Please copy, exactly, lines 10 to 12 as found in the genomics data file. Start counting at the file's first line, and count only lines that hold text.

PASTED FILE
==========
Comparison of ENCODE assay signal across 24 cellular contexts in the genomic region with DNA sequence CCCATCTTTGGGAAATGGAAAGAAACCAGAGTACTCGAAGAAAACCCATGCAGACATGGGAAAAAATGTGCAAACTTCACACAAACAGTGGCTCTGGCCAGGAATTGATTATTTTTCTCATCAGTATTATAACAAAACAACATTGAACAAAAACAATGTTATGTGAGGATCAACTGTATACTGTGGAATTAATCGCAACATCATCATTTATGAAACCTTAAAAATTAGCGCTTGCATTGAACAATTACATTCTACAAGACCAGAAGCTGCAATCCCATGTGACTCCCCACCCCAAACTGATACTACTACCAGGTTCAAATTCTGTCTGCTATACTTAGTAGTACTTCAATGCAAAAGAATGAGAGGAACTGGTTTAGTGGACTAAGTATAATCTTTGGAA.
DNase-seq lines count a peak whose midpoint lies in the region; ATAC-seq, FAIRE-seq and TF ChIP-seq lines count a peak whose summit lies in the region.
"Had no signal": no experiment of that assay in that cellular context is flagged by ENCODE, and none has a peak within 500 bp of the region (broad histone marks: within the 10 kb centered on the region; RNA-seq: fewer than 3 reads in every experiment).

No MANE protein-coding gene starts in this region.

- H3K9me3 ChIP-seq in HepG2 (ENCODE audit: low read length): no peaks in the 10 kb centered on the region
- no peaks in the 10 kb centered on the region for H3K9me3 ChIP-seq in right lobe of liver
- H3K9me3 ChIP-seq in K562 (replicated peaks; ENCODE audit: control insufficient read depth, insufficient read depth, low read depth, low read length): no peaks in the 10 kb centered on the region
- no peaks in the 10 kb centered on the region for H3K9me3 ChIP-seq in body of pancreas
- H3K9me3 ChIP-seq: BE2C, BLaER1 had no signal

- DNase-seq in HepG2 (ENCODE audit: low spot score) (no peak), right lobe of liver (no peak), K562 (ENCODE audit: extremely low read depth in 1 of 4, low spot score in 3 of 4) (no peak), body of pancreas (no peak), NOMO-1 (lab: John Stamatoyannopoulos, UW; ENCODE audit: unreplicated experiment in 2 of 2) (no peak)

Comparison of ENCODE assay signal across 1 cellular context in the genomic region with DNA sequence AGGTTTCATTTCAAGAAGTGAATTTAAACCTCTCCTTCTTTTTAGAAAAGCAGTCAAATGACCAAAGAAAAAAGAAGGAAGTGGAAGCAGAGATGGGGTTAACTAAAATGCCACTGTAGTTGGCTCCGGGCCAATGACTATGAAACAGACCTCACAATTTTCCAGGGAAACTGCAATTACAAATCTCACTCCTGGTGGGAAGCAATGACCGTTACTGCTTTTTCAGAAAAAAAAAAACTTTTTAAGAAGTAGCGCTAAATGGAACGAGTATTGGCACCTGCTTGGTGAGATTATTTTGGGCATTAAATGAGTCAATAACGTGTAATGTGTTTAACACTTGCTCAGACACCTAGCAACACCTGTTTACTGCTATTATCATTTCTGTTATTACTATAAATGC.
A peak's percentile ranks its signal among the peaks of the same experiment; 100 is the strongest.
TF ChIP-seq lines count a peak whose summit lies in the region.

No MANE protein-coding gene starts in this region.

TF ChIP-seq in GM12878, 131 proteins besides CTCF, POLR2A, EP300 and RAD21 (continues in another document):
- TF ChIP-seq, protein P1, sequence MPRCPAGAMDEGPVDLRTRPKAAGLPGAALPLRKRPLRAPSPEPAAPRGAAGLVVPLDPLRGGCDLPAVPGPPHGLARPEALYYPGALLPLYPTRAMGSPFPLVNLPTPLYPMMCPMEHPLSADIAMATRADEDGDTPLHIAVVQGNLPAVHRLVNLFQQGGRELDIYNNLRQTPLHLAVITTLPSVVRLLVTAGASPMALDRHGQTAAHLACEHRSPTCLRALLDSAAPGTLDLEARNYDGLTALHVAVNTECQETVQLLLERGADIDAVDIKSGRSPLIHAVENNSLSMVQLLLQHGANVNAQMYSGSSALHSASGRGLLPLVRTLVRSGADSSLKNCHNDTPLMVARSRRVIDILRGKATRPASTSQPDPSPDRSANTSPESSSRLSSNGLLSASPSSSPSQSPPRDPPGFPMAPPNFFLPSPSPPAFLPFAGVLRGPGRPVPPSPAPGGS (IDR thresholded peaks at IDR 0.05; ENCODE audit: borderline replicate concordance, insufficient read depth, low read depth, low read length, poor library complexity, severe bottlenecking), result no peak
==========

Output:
- DNase-seq in HepG2 (ENCODE audit: low spot score) (no peak), right lobe of liver (no peak), K562 (ENCODE audit: extremely low read depth in 1 of 4, low spot score in 3 of 4) (no peak), body of pancreas (no peak), NOMO-1 (lab: John Stamatoyannopoulos, UW; ENCODE audit: unreplicated experiment in 2 of 2) (no peak)

Comparison of ENCODE assay signal across 1 cellular context in the genomic region with DNA sequence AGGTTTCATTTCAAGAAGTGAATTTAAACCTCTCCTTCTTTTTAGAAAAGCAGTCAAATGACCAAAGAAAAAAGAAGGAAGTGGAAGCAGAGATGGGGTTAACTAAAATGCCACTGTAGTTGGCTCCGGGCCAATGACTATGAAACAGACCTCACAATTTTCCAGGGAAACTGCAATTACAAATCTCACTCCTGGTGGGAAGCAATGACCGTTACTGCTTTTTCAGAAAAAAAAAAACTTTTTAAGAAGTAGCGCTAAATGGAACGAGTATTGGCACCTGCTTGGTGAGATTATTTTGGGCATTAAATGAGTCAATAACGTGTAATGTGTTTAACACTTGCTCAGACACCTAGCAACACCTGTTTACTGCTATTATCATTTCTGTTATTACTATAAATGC.
A peak's percentile ranks its signal among the peaks of the same experiment; 100 is the strongest.